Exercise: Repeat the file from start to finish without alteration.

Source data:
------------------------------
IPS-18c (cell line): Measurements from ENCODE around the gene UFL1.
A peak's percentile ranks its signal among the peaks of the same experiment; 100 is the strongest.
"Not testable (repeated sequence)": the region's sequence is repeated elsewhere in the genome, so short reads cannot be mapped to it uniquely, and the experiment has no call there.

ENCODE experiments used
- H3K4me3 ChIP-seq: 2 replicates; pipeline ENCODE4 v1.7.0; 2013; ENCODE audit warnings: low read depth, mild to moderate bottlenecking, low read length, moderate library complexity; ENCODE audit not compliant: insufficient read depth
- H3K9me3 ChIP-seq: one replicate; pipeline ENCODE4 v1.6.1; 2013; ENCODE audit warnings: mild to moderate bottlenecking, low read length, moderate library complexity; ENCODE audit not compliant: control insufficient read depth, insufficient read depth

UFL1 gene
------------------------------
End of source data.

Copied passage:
IPS-18c (cell line): Measurements from ENCODE around the gene UFL1.
A peak's percentile ranks its signal among the peaks of the same experiment; 100 is the strongest.
"Not testable (repeated sequence)": the region's sequence is repeated elsewhere in the genome, so short reads cannot be mapped to it uniquely, and the experiment has no call there.

ENCODE experiments used
- H3K4me3 ChIP-seq: 2 replicates; pipeline ENCODE4 v1.7.0; 2013; ENCODE audit warnings: low read depth, mild to moderate bottlenecking, low read length, moderate library complexity; ENCODE audit not compliant: insufficient read depth
- H3K9me3 ChIP-seq: one replicate; pipeline ENCODE4 v1.6.1; 2013; ENCODE audit warnings: mild to moderate bottlenecking, low read length, moderate library complexity; ENCODE audit not compliant: control insufficient read depth, insufficient read depth

UFL1 gene